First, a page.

In a nutshell, women are more co-operative and collaborative by nature than men, whereas men are more competitive, combative and greater risk takers than women.

Women hope their hard work to be noticed, whereas men are much more upfront about their achievements, present a case and talk themselves up.

Beliefs about self promotion

Women possess some strong negative beliefs and feelings about self-promotion, which include feeling it’s pushy, arrogant, difficult, not British or that if they were any good, the clients would just flow in. Ultimately they think they must do client work first because this is what goes on the timesheets and is measured and then they’ll think about promotion and marketing if they get time. And there’s never enough time. The billable hour culture only magnifies this. Women worry a lot and especially what other people think as they are driven by ‘tending and befriending.’ They worry about coming across as an aggressive ‘Mrs Thatcher type’ character.

Communication differences

Women talk about people and relationships, men talk about sport and things. It is easy for men to bond, find common ground quickly and then fast track to work issues. The majority of firms are still predominantly men, so women have to adapt their communication style to fit. In addition, women, especially when married, may worry about how their spending time with senior male managing partners to influence their promotion prospects may be misconstrued.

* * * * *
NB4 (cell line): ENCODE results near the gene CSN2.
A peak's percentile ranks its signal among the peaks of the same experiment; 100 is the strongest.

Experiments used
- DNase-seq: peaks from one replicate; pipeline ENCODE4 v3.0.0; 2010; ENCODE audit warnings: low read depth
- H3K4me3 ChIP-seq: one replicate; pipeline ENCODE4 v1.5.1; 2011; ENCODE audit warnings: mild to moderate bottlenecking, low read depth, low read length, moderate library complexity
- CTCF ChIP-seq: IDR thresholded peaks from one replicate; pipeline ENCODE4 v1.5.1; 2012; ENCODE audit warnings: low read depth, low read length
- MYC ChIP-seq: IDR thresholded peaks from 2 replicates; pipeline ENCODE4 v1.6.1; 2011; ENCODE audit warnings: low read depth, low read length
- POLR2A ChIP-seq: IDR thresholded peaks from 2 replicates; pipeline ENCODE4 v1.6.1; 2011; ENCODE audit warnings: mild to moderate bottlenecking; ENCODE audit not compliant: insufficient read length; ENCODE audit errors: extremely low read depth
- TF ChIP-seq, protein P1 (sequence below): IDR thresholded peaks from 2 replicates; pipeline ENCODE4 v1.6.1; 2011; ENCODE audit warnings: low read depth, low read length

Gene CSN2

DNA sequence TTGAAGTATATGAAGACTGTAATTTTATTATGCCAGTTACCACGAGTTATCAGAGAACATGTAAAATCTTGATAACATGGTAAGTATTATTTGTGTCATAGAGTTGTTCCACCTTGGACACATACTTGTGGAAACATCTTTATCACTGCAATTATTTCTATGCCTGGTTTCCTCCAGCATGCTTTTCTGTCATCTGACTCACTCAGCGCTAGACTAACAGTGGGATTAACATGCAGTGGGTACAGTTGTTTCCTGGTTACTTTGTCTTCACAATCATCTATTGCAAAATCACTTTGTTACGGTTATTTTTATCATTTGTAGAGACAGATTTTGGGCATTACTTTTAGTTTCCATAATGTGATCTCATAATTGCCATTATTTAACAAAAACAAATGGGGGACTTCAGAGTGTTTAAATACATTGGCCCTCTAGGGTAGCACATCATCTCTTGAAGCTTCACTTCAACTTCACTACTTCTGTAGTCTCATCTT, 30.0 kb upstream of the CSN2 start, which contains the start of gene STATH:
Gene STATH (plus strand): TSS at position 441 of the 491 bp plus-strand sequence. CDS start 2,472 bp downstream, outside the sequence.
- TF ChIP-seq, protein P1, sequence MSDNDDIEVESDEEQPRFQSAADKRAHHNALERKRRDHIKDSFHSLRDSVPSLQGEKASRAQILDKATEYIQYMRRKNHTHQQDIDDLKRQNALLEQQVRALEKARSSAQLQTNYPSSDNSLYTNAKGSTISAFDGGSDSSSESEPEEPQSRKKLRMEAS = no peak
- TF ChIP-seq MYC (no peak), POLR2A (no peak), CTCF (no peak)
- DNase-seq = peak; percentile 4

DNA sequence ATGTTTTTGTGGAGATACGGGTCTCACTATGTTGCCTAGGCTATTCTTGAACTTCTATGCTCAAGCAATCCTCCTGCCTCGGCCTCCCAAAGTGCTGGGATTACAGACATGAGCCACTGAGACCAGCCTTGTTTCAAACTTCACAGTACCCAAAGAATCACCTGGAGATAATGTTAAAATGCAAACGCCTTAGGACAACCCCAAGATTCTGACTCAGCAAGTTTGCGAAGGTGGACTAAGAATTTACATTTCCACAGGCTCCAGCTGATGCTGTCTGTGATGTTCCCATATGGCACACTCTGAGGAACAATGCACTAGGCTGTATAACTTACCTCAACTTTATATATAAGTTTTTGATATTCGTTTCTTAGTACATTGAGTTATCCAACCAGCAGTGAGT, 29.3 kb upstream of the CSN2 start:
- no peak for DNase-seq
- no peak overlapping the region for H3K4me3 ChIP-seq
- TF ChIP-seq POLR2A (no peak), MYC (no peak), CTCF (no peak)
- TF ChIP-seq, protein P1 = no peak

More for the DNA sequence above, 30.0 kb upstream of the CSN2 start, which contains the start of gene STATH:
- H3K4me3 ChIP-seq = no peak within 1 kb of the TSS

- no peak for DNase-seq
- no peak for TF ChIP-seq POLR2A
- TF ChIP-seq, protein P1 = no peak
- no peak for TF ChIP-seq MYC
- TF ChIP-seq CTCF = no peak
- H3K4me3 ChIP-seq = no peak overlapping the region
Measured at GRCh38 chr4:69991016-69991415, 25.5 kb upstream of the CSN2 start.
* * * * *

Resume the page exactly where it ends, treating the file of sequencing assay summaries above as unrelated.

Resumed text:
Generation differences

Younger female lawyers, generation Y who are aged 18-30 find it easier to promote themselves than their parents who paved the way. Children of the baby boomers and the second generation of women to enjoy equal status careers to men, generation Y have more confidence and expectation. There is a fine line between confidence and arrogance and it is vital that law firms give their partners training to handle younger recruits. Generation Y want responsibility from a young age and they will vote with their feet if they don’t get it. Serving time, as previous generations of lawyers have, is unacceptable to them, as they believe in getting promoted on ability. This understandably may put the noses out of joint of partners who have achieved their level the hard way and more slowly, and they may block progression of rising talent.

Impact of race

Non-whites with a history of being passed over and treated with discrimination in many contexts, not being given equal opportunities can lead to the current generation having a strong determination to succeed. This can act as a fuel for self-promotion, driven by a hunger for achievement and equal rights. It hasn’t been a question of hitting the glass ceiling but being forced historically to stay in the basement due to prejudice and bias.

Working mothers

Juggling a career and raising children with women still doing the lion’s share of running the household and childcare has a huge impact on self-promotion. Often already behind from having taken maternity leave, working mothers often keep their head down and focus on client work, in ‘survival mode’. In addition, it could be argued that having children makes women more conciliatory and open to compromise in their behaviour from negotiating with difficult toddlers, so even less competitive than they already were, compared with men in a more ‘black and white’ profession than many.